The dramatized life of immortal humorist Samuel Langhorne Clemens, better known as Mark Twain, from his days as a riverboat pilot on the Mississippi River until his death in 1910 shortly after Halley's Comet returned.
Langdon Towne and Hunk Marriner join Major Rogers' Rangers as they wipe out an Indian village. They set out for Fort Wentworth, but when they arrive they find no soldiers and none of the supplies they expected.
When Bill and Connie Fuller are forced to move out of their Manhattan apartment because of their pet dog, Connie persuades Bill to buy a dilapidated old Pennsylvania house that George Washington allegedly slept in.
The adventurous Lady Edwina Esketh travels to the princely state of Ranchipur in India with her husband, Lord Albert Esketh, who is there to purchase some of the Maharajah's horses. She's ... See full summary »
He was a riverboat pilot, newspaper reporter, penniless prospector, would-be entrepreneur, loving family man, world traveler, pomposity burster and raconteur. Then he passed away on April 21, 1910 at age 75 shorty after Halley's Comet returned as he predicted. This turns out that the man who created adventures for Tom Sawyer, Huckleberry Finn and a Connecticut Yankee led a mighty adventurous life himself. Samuel Langhorne Clemens (Mark Twain) said, "Truth is a very valuable thing. I believe we should be economical with it." And that sets the tone for what follows: a biography about the immortal humorist's life from Hannibal boyhood to Big River exploits to global literary lion and more. Written by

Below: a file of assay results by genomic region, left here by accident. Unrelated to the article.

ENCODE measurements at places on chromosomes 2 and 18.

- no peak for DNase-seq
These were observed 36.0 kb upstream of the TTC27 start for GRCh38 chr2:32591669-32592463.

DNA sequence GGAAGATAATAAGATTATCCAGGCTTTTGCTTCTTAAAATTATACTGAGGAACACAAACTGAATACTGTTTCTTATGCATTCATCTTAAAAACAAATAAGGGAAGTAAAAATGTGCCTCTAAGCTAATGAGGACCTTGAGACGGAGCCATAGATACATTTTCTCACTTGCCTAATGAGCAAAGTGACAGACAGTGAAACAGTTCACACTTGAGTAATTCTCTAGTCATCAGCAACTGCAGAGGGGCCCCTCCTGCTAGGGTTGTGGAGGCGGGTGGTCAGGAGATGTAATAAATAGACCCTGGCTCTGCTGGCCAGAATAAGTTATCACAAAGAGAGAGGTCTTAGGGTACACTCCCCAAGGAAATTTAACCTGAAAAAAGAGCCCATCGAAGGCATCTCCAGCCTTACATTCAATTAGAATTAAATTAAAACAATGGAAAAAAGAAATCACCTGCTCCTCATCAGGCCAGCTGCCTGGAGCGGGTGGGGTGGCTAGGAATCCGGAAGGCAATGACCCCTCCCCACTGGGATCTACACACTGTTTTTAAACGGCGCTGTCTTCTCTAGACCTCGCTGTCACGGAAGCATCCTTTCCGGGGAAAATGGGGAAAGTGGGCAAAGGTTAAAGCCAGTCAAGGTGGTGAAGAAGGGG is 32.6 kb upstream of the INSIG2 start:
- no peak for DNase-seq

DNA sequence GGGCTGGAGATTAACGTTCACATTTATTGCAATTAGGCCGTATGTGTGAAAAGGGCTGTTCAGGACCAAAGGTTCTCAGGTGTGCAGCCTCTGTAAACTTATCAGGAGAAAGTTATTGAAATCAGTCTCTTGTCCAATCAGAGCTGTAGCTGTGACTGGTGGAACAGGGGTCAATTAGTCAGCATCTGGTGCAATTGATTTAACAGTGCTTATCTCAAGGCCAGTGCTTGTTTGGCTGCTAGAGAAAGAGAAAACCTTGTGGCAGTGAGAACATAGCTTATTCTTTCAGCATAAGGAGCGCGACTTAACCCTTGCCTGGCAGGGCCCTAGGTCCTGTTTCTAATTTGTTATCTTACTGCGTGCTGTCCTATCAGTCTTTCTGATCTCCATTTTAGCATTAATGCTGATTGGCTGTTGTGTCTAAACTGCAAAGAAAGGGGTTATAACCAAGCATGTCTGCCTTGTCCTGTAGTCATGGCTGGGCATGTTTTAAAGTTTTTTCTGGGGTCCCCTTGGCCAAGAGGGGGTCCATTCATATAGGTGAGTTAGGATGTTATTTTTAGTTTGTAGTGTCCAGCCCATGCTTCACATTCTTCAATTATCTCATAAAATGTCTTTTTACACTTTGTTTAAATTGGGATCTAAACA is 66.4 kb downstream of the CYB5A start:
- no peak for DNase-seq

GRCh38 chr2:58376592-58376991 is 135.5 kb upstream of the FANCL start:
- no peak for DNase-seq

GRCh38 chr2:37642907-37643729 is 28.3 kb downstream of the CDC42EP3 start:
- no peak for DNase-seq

Michael Crew <email@example.com>
The scene where Clemens receives an honorary degree from Oxford University in 1907 was the recreation of an event that C. Aubrey Smith, who plays the Oxford Chancellor, actually witnessed. See more »
In the young Sam's first steerage of a steamboat, he is told to avoid trees which we see are off the port (left) side but, when the scene cuts to the over-the-shoulder shot of Sam, the trees are on the starboard (right) side. He then turns the wheel to the right (starboard) which should crash the boat directly into the trees. But, when it cuts back to the full shot of the vessel, the ship is successfully turning away from the trees which again are on the port side. See more »
Ladies and gentlemen, William Shakespeare, the greatest author in the English language is dead.....and I feel far from well myself.
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I really enjoy movies like this one, it tells not only about the life of a real person, the the time he grew up in, & lived it, I feel at least once in a person's life they should take the time to watch this movie~ the actor Fredric March gave a brilliant performance.I can't think of any actor today except maybe for Harrison Ford, that could play this role, with realism. It takes a very gifted actor to play this part and Fredric March even looks and acts more like Mark Twain, then even Mark Twain himself. I would like to know how others feel about this movie, and if it had any effect on their lives at all? I know it did me, I began to write, keep notes in my notebook in high school, I wanted to be a writer, and over the years I have had several articles published and a book. Thanks~
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